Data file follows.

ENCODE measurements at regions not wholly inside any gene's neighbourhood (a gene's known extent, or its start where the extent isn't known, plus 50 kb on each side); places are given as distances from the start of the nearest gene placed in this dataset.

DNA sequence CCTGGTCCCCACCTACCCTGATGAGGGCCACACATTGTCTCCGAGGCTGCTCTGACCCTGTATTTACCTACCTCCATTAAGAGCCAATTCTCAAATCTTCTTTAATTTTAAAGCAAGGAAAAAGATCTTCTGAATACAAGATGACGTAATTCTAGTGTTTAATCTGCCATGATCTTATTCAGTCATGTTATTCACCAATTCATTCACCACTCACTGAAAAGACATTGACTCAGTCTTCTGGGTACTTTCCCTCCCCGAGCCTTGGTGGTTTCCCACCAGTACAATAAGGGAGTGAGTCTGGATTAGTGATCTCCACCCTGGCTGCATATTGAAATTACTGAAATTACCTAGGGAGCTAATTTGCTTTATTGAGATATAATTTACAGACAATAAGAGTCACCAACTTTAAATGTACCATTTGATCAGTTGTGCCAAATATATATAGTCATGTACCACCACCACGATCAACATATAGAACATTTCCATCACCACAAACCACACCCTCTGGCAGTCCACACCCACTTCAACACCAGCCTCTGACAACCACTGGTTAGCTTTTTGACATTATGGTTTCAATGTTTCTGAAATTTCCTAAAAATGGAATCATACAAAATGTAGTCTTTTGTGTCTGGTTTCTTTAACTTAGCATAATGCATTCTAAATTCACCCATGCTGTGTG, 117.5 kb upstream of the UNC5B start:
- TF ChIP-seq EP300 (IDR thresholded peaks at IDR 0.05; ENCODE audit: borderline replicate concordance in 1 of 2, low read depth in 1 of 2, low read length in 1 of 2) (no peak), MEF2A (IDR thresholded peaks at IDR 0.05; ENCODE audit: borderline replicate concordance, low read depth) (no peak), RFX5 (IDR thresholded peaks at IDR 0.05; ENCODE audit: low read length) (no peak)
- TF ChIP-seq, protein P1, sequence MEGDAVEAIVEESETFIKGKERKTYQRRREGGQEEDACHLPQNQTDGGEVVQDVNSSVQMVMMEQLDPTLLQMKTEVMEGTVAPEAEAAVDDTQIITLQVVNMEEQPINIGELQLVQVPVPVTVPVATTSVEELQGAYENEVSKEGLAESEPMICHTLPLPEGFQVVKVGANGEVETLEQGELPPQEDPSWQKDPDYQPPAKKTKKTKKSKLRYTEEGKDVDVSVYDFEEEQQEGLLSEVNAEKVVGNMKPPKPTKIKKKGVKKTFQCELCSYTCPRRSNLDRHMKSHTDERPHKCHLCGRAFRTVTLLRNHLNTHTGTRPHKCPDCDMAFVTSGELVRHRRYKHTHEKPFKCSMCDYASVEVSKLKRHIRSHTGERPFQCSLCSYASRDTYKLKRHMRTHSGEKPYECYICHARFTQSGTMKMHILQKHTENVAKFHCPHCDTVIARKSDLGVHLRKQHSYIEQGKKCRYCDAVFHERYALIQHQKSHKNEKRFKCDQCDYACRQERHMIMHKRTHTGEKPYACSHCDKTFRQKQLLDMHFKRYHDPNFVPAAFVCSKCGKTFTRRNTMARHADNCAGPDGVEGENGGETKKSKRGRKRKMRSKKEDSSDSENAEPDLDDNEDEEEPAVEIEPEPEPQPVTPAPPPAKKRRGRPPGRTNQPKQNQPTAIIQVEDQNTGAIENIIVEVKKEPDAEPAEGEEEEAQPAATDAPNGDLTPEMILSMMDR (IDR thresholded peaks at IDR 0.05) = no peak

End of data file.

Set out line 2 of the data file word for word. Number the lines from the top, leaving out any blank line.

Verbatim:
DNA sequence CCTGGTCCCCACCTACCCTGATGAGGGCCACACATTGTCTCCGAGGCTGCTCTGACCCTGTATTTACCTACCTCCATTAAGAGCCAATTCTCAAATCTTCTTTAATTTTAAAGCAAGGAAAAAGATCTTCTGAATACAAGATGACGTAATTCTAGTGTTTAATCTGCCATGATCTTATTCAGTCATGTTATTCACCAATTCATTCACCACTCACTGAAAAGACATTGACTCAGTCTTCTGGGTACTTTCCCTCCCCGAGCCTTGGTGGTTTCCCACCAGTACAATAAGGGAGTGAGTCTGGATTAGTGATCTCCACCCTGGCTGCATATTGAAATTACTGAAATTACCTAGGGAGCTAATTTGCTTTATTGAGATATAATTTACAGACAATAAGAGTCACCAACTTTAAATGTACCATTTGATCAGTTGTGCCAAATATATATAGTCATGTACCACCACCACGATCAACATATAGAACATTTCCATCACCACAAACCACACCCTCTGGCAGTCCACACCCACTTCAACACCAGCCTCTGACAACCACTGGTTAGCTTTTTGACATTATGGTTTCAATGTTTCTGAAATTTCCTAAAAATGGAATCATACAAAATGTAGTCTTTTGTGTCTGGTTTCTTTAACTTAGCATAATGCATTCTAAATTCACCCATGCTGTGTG, 117.5 kb upstream of the UNC5B start: